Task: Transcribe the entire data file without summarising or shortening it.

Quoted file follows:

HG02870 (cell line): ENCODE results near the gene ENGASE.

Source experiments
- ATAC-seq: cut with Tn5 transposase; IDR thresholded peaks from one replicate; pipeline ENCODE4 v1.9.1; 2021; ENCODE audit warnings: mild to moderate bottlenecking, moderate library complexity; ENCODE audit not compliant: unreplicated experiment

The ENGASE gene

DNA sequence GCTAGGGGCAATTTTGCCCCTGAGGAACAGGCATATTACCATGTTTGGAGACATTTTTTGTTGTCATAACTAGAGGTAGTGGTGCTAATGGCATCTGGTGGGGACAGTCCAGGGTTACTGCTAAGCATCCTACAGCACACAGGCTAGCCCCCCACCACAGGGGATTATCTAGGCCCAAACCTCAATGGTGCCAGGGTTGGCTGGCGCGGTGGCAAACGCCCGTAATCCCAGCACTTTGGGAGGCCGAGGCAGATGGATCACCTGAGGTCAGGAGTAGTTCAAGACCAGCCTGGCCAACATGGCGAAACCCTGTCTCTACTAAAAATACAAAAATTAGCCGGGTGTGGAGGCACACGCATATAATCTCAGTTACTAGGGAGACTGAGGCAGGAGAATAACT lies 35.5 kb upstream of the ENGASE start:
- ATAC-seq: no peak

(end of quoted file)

HG02870 (cell line): ENCODE results near the gene ENGASE.

Source experiments
- ATAC-seq: cut with Tn5 transposase; IDR thresholded peaks from one replicate; pipeline ENCODE4 v1.9.1; 2021; ENCODE audit warnings: mild to moderate bottlenecking, moderate library complexity; ENCODE audit not compliant: unreplicated experiment

The ENGASE gene

DNA sequence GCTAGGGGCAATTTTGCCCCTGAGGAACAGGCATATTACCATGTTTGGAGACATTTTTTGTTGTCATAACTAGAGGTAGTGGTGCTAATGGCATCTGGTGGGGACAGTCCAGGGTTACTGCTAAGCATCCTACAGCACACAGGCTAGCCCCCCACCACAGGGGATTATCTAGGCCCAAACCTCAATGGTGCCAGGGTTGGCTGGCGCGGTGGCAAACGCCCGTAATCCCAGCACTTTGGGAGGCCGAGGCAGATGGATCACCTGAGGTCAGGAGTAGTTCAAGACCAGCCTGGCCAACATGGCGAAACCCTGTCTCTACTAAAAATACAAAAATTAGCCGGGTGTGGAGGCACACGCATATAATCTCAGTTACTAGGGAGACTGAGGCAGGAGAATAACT lies 35.5 kb upstream of the ENGASE start:
- ATAC-seq: no peak